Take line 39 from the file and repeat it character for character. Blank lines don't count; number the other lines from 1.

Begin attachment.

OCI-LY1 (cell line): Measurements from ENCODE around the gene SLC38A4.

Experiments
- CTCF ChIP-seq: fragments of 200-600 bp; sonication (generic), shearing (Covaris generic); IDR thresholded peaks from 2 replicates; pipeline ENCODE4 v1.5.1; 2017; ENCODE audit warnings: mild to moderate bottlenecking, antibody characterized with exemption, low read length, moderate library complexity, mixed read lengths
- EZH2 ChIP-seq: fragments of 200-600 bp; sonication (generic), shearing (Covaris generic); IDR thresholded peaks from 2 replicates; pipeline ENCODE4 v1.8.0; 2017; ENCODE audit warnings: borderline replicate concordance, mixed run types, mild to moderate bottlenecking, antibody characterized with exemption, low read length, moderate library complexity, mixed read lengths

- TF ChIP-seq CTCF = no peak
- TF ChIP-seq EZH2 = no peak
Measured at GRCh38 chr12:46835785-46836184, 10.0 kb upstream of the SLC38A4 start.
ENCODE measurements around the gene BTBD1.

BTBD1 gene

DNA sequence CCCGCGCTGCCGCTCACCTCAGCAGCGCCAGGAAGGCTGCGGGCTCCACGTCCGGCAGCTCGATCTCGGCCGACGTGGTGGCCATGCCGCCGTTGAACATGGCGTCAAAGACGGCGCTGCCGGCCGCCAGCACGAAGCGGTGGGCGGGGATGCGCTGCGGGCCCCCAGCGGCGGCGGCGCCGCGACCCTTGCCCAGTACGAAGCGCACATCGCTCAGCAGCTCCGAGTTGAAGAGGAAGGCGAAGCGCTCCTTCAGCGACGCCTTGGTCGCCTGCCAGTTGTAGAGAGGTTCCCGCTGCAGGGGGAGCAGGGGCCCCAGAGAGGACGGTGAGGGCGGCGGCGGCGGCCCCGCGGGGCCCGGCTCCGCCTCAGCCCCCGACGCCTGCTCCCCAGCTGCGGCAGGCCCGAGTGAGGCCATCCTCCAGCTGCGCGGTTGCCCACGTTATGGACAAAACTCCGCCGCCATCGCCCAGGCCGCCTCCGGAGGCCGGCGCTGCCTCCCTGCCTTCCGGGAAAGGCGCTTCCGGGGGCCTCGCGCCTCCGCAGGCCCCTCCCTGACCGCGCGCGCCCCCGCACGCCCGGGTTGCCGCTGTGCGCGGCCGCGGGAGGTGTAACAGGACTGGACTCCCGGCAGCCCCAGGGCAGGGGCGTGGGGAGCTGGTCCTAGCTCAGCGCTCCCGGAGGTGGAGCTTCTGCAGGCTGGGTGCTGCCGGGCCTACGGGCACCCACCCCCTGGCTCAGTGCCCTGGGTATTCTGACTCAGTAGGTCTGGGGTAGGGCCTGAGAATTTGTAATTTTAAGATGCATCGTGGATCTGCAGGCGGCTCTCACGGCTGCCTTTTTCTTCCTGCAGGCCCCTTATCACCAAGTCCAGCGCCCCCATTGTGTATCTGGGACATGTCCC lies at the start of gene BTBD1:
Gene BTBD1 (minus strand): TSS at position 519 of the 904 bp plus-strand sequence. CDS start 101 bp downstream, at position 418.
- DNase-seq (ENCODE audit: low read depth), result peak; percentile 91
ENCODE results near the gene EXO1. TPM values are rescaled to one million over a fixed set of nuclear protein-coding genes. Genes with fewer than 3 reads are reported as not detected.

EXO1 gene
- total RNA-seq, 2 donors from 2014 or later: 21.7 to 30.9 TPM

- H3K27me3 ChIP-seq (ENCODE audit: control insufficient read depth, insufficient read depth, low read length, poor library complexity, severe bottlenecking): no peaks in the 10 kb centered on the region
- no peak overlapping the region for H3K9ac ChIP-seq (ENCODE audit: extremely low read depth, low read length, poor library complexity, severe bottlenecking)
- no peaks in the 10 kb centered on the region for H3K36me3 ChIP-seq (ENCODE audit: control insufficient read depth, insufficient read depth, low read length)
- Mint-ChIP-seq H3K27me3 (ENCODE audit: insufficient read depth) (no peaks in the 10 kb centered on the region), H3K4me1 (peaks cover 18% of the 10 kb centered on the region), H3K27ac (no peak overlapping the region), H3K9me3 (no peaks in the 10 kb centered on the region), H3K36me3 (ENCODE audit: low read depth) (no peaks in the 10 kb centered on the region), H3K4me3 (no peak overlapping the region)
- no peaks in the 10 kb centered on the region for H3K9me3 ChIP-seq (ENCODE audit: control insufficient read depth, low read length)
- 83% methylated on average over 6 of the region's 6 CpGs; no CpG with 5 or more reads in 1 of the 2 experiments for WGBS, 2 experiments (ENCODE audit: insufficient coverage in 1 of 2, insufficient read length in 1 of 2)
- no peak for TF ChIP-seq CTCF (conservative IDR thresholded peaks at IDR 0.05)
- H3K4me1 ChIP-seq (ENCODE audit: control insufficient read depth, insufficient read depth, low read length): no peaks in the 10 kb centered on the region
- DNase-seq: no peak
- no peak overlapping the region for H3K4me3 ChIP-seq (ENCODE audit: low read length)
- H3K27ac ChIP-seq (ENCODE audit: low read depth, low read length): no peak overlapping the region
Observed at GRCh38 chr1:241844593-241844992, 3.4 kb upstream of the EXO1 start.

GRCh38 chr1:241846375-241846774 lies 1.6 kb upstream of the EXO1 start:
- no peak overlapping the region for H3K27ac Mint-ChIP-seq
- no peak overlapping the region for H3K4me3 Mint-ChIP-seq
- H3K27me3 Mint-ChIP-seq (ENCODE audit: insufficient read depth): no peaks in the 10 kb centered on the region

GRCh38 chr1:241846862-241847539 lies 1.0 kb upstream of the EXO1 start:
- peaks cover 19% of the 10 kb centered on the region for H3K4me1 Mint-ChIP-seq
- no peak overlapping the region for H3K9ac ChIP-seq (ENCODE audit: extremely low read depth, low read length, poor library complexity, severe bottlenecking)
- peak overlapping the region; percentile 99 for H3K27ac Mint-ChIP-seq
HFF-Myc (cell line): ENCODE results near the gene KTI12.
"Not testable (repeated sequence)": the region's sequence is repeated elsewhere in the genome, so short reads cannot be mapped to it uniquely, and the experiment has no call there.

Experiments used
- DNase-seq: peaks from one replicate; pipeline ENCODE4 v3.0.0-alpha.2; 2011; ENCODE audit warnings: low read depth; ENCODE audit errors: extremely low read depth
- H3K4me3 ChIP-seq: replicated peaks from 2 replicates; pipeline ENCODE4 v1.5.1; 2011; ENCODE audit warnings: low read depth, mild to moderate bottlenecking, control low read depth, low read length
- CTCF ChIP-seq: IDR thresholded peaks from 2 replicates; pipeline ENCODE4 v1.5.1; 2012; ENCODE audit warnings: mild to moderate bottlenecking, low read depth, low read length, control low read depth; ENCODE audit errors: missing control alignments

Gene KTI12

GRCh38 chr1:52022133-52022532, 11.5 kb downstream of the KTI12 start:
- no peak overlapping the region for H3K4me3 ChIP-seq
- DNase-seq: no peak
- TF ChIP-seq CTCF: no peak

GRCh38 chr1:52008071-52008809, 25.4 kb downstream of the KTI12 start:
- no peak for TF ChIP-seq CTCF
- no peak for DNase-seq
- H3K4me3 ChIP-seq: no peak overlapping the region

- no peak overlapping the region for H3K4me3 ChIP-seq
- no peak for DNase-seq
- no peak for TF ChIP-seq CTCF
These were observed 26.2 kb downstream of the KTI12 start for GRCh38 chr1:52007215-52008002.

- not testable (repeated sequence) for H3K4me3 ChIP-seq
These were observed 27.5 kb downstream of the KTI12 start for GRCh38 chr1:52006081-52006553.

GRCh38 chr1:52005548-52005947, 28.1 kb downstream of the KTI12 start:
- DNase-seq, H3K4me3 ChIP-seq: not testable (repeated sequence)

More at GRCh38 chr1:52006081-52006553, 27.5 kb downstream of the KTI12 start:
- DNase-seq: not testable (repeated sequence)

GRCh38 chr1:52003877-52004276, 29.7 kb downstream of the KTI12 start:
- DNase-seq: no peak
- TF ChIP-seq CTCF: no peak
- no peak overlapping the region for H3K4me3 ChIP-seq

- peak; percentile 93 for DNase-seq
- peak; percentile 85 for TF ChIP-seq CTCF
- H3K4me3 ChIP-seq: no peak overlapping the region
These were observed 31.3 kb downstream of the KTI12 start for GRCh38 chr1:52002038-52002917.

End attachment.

- DNase-seq: peaks from one replicate; pipeline ENCODE4 v3.0.0-alpha.2; 2011; ENCODE audit warnings: low read depth; ENCODE audit errors: extremely low read depth